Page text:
New Delhi: Treatment with the Bacillus Calmette-Guerin (BCG) vaccine which prevents tuberculosis is associated with a reduced risk of Alzheimer’s disease and related dementias, according to a study.
The BCG vaccine has been found to offer multiple beneficial effects, and is currently a recommended therapy for non muscle-invasive bladder cancer, the researchers said.
The team at Massachusetts General Hospital (MGH) and Brigham and Women’s Hospital (BWH), US followed 6,467 individuals for up to 15 years after they were diagnosed with non muscle-invasive bladder cancer.
The group included 3,388 patients who underwent BCG vaccine treatment and 3,079 who served as controls, matched by factors such as age, sex, and medical co-morbidities.
During follow-up, the study published in the journal JAMA Network Open found that 202 patients in the BCG vaccine group and 262 in the control group developed Alzheimer’s disease and related dementias.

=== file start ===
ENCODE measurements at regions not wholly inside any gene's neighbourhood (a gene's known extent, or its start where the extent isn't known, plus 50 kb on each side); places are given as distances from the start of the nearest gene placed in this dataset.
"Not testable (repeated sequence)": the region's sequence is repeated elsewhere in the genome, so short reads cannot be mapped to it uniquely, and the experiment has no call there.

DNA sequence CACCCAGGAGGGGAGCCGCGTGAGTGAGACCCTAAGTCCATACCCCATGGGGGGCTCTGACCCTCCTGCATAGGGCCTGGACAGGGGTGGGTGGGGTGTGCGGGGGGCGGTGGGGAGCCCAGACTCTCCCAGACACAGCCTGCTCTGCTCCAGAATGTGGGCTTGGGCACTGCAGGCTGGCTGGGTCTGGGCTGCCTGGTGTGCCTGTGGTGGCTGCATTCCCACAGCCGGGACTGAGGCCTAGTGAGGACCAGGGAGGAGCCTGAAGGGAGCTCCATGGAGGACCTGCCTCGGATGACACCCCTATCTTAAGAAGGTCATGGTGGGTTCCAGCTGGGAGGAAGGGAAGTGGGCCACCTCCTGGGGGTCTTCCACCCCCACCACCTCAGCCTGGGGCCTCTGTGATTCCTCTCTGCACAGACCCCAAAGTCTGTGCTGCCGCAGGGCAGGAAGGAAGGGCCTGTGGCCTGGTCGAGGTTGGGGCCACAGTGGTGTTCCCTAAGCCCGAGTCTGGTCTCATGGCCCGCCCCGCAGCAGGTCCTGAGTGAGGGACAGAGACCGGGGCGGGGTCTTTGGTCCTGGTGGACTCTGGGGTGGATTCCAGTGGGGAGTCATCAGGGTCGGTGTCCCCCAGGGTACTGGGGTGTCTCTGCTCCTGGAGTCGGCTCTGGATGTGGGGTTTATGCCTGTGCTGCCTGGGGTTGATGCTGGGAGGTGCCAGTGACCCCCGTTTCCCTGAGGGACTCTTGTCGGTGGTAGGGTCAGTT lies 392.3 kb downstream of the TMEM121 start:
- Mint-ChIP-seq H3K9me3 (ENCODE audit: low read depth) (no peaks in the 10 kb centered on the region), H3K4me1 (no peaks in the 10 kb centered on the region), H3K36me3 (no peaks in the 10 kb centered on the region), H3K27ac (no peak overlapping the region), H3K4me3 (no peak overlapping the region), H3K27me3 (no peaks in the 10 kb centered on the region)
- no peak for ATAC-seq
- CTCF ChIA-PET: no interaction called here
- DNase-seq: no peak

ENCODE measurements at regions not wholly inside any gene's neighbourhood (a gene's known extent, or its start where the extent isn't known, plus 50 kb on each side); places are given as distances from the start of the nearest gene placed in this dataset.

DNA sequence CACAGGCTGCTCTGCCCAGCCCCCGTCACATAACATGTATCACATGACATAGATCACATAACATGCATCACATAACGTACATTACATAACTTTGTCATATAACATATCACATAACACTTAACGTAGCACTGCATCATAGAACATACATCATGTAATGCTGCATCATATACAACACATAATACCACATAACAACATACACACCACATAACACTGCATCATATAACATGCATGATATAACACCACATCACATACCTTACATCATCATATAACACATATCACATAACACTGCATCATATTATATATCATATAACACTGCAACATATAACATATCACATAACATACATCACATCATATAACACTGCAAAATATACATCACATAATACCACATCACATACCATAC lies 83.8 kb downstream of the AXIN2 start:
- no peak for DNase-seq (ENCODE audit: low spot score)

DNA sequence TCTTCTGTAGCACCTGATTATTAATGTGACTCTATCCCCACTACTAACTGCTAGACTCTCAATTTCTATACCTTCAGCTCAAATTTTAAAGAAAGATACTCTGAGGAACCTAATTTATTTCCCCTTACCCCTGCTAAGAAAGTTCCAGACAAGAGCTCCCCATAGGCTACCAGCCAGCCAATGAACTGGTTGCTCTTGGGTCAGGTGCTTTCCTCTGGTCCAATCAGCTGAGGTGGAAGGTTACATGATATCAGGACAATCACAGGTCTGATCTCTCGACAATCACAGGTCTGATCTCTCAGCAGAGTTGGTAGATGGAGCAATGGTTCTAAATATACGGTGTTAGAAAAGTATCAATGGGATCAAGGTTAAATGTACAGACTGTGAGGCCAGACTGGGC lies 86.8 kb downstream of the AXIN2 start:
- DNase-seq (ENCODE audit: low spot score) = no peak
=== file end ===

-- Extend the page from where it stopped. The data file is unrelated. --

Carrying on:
The incidence was 8.8 per 1,000 person-years and 12.1 per 1,000 person-years in the respective groups, the researchers said. Analyses revealed that treatment with the BCG vaccine was associated with a 20 per cent lower risk of Alzheimer’s disease and related dementias.
The protective association was greater in patients aged 70 years or older. Additionally, during follow-up, 751 patients in the BCG vaccine group and 973 in the control group died.
Treatment with BCG vaccine was associated with a 25 per cent lower risk of death, according to the researchers.
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“A vaccine like BCG, if proven effective, is a perfect example of a cost-effective, population-health based solution to a devastating illness like Alzheimer’s disease,” said Weinberg.
“We are shifting our focus towards studying the potential benefits of BCG vaccination of older adults in Alzheimer’s disease related clinical trialsm,” he added.
Weinberg and his colleagues noted that if a causal link is found, it will be important to understand the mechanisms involved, adding the BCG vaccine’s effects on the immune system may play a role.
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